Coronavirus yet to peak in Americas: WHO

A COVID-19 patient is treated at the Oceanico hospital in Niteroi, Rio de Janeiro, Brazil.

GENEVA: The coronavirus pandemic has yet to peak in the Americas, the World Health Organization warned on Wednesday (Jun 24), as it said global infections were likely to hit 10 million within a week.

The WHO said the length and height of peaks would be determined by government actions, without which a lurch back towards lockdowns was unavoidable.

The UN health agency also warned that at the current rate of new cases, a shortage of concentrators – devices that purify oxygen – to help critically-ill patients was looming.

“In the first month of this outbreak, less than 10,000 cases were reported to WHO. In the last month, almost four million cases have been reported,” WHO chief Tedros Adhanom Ghebreyesus told a virtual press conference.

“We expect to reach a total of 10 million cases within the next week.

“This is a sober reminder that even as we continue research into vaccines and therapeutics, we have an urgent responsibility to do everything we can with the tools we have now to suppress transmission and save lives.”

The novel coronavirus has killed at least 477,500 people and infected nearly 9.3 million since emerging in China last December, according to a tally from official sources compiled by AFP.


WHO emergencies director Michael Ryan warned that the virus was still raging in the Americas and raised the prospect of fresh nationwide lockdown measures, in the absence of ultra-vigilance.

“It’s particularly intense in Central and South America,” he said.

“We’ve seen a steady and worrying continuation of trend, with many countries experiencing between a 25 and 50 per cent rise in cases over the last week.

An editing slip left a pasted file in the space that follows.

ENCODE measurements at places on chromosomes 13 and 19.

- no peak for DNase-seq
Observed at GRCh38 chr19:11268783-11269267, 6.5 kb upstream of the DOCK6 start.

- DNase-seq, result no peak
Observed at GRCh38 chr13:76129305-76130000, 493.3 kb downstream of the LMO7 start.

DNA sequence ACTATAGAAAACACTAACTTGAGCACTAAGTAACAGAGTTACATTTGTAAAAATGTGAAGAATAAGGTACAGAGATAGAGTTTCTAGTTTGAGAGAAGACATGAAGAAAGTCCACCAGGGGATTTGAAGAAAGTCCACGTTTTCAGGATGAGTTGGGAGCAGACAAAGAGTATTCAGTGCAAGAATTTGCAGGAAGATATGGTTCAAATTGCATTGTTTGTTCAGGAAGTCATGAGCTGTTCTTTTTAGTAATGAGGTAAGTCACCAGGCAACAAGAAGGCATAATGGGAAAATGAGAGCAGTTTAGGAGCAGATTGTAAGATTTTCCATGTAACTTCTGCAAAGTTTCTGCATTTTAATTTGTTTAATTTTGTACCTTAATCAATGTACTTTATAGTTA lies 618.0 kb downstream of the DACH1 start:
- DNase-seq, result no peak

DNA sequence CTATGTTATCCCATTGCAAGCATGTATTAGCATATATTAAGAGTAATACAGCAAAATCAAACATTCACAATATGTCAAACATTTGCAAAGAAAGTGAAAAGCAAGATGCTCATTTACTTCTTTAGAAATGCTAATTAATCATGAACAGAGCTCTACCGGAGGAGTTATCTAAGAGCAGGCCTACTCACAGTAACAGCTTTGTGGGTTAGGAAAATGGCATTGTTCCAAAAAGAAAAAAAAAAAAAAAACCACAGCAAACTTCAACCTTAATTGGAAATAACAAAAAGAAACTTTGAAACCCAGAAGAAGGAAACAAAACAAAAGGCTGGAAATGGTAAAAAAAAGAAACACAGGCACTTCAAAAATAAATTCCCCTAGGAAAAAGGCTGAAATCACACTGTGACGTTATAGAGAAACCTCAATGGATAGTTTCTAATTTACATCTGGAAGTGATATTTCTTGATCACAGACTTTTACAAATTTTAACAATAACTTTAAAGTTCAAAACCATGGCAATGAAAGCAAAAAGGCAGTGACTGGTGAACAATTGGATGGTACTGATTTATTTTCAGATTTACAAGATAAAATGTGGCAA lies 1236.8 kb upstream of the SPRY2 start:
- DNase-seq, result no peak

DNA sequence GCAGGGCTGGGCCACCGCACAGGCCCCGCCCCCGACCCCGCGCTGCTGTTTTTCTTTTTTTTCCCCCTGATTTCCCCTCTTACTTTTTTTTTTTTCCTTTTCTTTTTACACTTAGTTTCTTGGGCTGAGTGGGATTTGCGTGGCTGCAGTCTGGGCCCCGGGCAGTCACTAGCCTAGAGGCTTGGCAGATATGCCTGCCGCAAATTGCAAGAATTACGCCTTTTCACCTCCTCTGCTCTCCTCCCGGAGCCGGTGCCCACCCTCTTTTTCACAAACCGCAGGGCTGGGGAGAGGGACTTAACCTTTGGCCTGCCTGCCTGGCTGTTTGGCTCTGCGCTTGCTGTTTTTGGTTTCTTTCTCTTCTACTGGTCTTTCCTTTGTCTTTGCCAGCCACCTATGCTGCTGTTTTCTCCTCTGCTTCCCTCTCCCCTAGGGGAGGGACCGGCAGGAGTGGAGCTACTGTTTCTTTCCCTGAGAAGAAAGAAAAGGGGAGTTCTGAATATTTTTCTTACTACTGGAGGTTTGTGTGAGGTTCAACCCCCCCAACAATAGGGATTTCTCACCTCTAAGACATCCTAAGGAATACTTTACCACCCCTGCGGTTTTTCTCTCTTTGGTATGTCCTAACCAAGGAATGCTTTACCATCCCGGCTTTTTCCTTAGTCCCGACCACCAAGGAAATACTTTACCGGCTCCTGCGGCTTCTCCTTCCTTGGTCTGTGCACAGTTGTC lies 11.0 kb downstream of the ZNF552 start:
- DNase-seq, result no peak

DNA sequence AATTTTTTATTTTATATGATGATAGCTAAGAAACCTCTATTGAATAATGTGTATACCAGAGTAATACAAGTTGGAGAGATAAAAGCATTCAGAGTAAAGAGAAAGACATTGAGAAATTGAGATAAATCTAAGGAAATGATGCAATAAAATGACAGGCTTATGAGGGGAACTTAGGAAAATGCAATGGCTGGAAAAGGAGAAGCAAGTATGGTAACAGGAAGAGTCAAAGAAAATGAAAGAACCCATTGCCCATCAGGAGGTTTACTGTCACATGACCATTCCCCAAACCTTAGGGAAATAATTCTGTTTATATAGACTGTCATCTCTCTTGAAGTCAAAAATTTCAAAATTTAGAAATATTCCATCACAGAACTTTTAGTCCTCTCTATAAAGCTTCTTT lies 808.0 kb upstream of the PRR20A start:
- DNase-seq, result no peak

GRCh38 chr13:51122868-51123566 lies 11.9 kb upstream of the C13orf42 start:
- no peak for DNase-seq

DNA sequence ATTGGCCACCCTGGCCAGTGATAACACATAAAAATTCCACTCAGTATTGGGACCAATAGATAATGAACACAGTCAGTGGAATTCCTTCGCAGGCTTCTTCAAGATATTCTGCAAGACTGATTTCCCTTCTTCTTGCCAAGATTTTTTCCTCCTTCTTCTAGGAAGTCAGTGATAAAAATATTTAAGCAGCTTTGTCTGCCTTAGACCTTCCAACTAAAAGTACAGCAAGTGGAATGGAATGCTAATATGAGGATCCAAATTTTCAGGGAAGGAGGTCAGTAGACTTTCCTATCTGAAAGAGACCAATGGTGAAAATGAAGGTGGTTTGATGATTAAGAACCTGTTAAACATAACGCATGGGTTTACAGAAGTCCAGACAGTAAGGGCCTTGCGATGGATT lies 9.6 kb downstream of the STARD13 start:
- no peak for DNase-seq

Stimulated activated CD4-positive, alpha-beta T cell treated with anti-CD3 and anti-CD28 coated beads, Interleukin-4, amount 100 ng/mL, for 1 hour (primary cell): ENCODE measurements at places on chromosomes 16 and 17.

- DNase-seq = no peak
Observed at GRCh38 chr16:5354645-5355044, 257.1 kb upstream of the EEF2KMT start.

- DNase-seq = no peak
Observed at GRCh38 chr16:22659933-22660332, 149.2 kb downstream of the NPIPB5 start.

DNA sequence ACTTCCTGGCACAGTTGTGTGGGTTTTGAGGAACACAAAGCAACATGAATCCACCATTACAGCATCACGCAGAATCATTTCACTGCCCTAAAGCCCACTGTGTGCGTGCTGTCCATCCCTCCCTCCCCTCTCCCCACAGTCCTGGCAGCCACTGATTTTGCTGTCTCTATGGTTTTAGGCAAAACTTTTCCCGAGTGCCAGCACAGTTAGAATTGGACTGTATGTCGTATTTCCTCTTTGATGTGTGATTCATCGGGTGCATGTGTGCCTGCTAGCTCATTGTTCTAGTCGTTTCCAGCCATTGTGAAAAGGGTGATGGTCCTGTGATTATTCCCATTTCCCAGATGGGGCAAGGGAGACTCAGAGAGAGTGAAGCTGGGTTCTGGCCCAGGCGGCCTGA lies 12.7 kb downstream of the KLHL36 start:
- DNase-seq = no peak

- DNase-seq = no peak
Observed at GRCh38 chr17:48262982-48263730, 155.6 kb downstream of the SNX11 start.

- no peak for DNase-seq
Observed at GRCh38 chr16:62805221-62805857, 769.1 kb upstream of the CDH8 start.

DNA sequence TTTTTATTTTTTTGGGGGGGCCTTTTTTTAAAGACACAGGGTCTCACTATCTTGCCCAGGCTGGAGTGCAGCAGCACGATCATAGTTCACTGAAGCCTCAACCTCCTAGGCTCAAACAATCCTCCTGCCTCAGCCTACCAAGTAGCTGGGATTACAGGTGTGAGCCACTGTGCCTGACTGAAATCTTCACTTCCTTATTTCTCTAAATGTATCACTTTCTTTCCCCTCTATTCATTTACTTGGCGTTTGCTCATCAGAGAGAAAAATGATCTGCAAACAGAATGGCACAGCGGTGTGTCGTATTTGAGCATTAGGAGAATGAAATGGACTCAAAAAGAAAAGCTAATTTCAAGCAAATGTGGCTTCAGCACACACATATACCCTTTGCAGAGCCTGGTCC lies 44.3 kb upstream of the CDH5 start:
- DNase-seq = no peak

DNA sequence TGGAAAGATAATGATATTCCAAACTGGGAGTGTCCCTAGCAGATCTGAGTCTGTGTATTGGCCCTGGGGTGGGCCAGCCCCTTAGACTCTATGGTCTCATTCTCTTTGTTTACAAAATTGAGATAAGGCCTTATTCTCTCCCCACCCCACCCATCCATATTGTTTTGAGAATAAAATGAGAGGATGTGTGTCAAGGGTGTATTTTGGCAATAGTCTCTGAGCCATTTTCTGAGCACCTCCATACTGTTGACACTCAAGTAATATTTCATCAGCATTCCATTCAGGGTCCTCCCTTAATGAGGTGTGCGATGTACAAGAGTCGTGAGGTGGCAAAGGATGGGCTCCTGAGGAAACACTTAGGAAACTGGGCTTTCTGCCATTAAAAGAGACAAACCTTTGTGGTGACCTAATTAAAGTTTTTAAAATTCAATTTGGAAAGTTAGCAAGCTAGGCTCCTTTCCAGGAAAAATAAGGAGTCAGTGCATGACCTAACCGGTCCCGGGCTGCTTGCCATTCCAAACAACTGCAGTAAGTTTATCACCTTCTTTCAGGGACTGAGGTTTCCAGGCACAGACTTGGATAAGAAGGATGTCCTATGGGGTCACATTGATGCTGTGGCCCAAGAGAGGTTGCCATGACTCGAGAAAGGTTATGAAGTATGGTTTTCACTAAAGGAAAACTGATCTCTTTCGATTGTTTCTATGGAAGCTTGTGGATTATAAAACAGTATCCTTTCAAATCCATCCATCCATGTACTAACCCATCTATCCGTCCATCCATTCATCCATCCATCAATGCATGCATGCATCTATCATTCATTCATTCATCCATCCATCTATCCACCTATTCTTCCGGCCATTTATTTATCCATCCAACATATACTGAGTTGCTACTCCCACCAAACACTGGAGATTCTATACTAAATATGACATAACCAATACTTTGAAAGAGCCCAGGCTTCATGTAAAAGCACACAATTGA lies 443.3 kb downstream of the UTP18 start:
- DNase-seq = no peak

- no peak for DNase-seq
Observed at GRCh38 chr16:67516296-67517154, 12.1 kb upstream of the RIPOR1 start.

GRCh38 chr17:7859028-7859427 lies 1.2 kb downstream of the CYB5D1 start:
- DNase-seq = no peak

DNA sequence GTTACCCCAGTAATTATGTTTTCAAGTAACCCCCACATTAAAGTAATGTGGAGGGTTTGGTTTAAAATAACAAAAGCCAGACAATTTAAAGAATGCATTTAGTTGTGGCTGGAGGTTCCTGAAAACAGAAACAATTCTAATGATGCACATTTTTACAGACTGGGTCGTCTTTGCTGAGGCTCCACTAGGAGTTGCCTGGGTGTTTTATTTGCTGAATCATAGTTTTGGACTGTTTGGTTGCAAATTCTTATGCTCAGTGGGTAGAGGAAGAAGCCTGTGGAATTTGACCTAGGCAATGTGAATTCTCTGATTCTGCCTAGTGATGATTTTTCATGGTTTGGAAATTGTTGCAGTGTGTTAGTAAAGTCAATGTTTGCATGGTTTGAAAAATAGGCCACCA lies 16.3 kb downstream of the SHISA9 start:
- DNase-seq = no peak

“Unfortunately, the pandemic for many countries in the Americas has not peaked,” he said, and was “likely to result in a sustained number of cases and continued deaths in the coming weeks”.

The Irish epidemiologist said that without isolating and quarantining contacts, “the spectre of further lockdowns cannot be excluded”.

Alas, “the only way, in some circumstances, to avoid that now, is a very, very, very aggressive investment in our capacity to detect cases”, he said.

After the United States, Brazil is the hardest-hit country, with more than 52,600 deaths from over 1.1 million cases.

President Jair Bolsonaro has been fiercely criticised for comparing the virus to a “little flu”.

“The numbers respond to response,” said Ryan.

The height and length of the peak, and the trajectory downwards, “is everything to do with the government’s intervention to respond”, he said.


Patients with severe and critical COVID-19 struggle to get enough oxygen into their lungs, needing higher concentrations and support to prevent organ failure and death.

Medical oxygen is produced using concentrators that extract and purify it from the air.

“Many countries are now experiencing difficulties in obtaining oxygen concentrators. Eighty percent of the market is owned by just a few companies, and demand is currently outstripping supply,” said Tedros.

“WHO estimates that at the current rate of about one million new cases a week, the world needs about 620,000 cubic meters of oxygen a day, which is about 88,000 large cylinders.”

Meanwhile, the WHO backed Saudi Arabia’s decision to scale back the annual haj pilgrimage to only 1,000 people, down from last year’s 2.5 million.

A few worshippers perform al-Fajr prayer at the Kaaba, Islam’s holiest shrine, at the Grand Mosque complex in Saudi Arabia’s holy city of Mecca, which will hold a “very limited” haj in 2020.

The haj is one of the world’s largest mass gatherings.

“This is another example of the hard choices that all countries must make to put health first,” said Tedros.

Z24 News

Leave a Reply

Your email address will not be published. Required fields are marked *

Next Post

Commentary: COVID-19 is our chance to shake up economics

Wed Jun 24 , 2020
The economics profession widely overlooked the importance of social and institutional pre-conditions, says former World Bank chief economist Kaushik Basu. ITHACA, NEW YORK: The COVID-19 pandemic has caused massive disruptions to markets, supply chains, and world trade. This has forced a reckoning with many traditional policies and should be treated […]


Social menu is not set. You need to create menu and assign it to Social Menu on Menu Settings.